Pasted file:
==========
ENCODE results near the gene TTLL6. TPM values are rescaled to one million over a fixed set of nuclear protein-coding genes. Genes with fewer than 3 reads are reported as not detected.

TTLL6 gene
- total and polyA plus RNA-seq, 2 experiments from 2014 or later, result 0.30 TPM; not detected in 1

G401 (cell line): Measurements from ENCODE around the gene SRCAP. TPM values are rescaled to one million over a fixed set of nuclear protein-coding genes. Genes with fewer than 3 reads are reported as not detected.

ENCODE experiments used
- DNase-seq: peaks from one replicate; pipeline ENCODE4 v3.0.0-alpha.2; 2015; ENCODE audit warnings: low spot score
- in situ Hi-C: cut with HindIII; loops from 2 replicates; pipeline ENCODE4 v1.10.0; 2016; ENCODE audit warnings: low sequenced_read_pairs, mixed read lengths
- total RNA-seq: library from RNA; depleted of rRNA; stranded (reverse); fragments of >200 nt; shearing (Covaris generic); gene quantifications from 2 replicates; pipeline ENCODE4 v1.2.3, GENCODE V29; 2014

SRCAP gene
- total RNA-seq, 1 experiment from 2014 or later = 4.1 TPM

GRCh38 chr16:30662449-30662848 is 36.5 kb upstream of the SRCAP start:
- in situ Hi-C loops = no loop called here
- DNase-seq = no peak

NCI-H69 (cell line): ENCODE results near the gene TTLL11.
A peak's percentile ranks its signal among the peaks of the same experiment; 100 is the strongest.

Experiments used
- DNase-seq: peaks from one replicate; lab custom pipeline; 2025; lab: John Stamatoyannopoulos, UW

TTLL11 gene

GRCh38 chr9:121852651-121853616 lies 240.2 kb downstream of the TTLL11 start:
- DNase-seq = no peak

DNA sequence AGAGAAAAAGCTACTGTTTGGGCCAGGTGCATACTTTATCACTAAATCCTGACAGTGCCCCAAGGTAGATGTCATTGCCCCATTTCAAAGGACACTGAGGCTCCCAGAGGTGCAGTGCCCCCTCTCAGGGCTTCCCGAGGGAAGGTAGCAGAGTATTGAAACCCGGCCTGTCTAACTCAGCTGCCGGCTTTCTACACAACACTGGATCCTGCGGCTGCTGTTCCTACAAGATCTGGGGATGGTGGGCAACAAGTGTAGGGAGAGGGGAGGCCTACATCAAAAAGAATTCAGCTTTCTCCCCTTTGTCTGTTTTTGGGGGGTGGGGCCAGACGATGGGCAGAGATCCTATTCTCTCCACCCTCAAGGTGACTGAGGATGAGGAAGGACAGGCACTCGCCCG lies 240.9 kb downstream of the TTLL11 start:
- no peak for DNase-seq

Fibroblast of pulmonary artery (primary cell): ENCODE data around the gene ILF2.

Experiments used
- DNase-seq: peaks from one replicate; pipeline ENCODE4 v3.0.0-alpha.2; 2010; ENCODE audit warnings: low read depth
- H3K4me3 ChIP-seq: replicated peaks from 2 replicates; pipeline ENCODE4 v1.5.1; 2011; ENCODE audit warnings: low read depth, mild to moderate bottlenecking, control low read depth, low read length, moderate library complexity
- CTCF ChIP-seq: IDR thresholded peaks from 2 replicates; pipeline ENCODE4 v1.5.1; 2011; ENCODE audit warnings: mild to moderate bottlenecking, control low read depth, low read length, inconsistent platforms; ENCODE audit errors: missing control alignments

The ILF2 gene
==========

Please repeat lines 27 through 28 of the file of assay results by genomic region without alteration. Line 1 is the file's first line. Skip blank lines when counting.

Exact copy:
- CTCF ChIP-seq: IDR thresholded peaks from 2 replicates; pipeline ENCODE4 v1.5.1; 2011; ENCODE audit warnings: mild to moderate bottlenecking, control low read depth, low read length, inconsistent platforms; ENCODE audit errors: missing control alignments

The ILF2 gene